Huron, in its report, stresses that for those who embrace those segments seriously, consumerism in healthcare offers tremendous opportunity. Healthcare systems can grow their businesses while generating better patient care and outcomes. Providers must begin building a 360-degree view of their consumer base to get a clearer, deeper understanding of the people they serve and their healthcare choices.
That is why healthcare strategists stress on the need for providers to start offering convenience, whether it be in the form of telehealth, retail clinics, or online bill pay options. Findings from a report by NRC Health and CHRISTUS Health: Convenience is now the number 1 factor that influences which provider a consumer will select for their care has few relevant details on patient consumerism.
Brian Wynne, Vice President and General Manager of NRC Health thinks that there is more of that empowerment going on with consumers where they feel they’re more in the driver’s seat. Part of that is obvious they have the selection criteria and access to information. People are more engaged and believe that they are taking more ownership of their health. The patient of the modern age wants care when they want it and how they want it and they’re not shy about shopping around. So, the consumer is more in charge of his or her decision-making. It is important to know what type of convenience a consumer wants.
As Jessica Oveys, Director at Cerner Corporation, rightly says, “Being able to text and engage with your clinicians in a way that feels personal and direct is going to be the most important capability moving forward and one that consumers are going to grow to expect.”
Spotlight on Patient Convenience
There is a lot woven within the aspect of convenience. Addressing convenience for a patient could also mean empowering the patient with the right tools to take better ownership of his/her health. With the onset of the pandemic, digital access to healthcare services has created new avenues for convenience-based delivery of treatment.
It is pertinent for me to give you an example of how digital applications can create that convenience for patients. Prabhakaran T P, co-Founder & COO of US-headquartered Cooey Health says his company has developed digital tools that allow its users to check their vitals by posting a selfie. You read it right…just through a selfie!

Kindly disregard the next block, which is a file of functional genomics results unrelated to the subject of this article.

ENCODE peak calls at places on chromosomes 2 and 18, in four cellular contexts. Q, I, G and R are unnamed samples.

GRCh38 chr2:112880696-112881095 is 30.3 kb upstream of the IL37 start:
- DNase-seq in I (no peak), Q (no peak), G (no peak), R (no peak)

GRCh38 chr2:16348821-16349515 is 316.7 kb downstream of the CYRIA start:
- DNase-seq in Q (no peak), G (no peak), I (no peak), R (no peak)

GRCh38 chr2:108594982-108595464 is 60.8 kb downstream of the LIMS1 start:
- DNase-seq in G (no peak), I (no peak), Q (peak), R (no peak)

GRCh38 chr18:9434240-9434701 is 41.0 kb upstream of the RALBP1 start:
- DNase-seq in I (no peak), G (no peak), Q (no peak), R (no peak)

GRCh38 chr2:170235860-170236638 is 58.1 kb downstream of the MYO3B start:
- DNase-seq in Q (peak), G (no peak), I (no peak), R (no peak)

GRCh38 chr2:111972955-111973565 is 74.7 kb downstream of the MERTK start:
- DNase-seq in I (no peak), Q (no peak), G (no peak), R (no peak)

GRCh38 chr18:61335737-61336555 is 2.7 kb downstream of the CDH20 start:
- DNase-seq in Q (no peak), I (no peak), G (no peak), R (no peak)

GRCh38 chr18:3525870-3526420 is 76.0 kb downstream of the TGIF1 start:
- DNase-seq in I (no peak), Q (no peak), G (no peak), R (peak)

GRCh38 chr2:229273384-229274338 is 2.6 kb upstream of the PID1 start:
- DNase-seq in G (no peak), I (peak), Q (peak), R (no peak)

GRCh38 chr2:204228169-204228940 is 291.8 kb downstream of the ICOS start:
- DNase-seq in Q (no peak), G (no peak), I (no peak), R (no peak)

Now, post the pandemic home healthcare has seen a boom. And triaging patients to tackle the inflow of hospital admits with minor Covid symptoms is done through teleconsultation. In such a scenario, checking vitals at home calls for convenience. Delivering the required convenience can make a patient gain trust in digital healthcare systems and also provide avenues to healthcare delivery firms in charting new models that engage patients in a more sustained manner.
Another aspect of consumerism is the customization of products and services with a very patient-centric approach. According to Prabhakaran, customization pays back big time. He says Cooey has a unique ‘Service-By-Design’ approach to address service delivery. “Cooey’s proprietary Six-Level Adaptive Monitoring System provides a personalized and full continuum of care, even at home, with the purpose of extending and improving quality of life. The platform helps its users capture, store, retrieve and port their medical data electronically. This apart, alerts and trends provide an ability to share their experiences on their illness in a closed but secured environment. It ensures ongoing collaboration between doctors, caregivers, patients, and family members. The collected data further get sliced, analyzed, and presented to the user as actionable steps that ultimately result in improved care prevention, overall wellness, and cost-effectiveness. The embedded analytics would also come to the aid of the caregivers/care providers in knowing about the patient before they actually begin the care management process.
Depending on customers’ needs, these services can be delivered a la carte or bundled to bring maximum value. In addition, Cooey’s streamlined data-capturing devices are deeply rooted in electronic health records, facilitating easy capture, data analytics with high specificity. Cooey would use the macro-level insights gained to discover the unmet data analytics needs of the healthcare & pharmaceutical space by blending technology and unique statistical/mathematical concepts, these data sets can further be sliced, cleansed, analyzed, and supplied to end-users to enable quick-win scenarios,” informs Prabhakaran.
Services for ‘Me and I’ kind of patients gain heat
Servicing the I and Me kind of patients is in trend now. Patients want benefits of their customization and they are wanting ownership of the experience itself.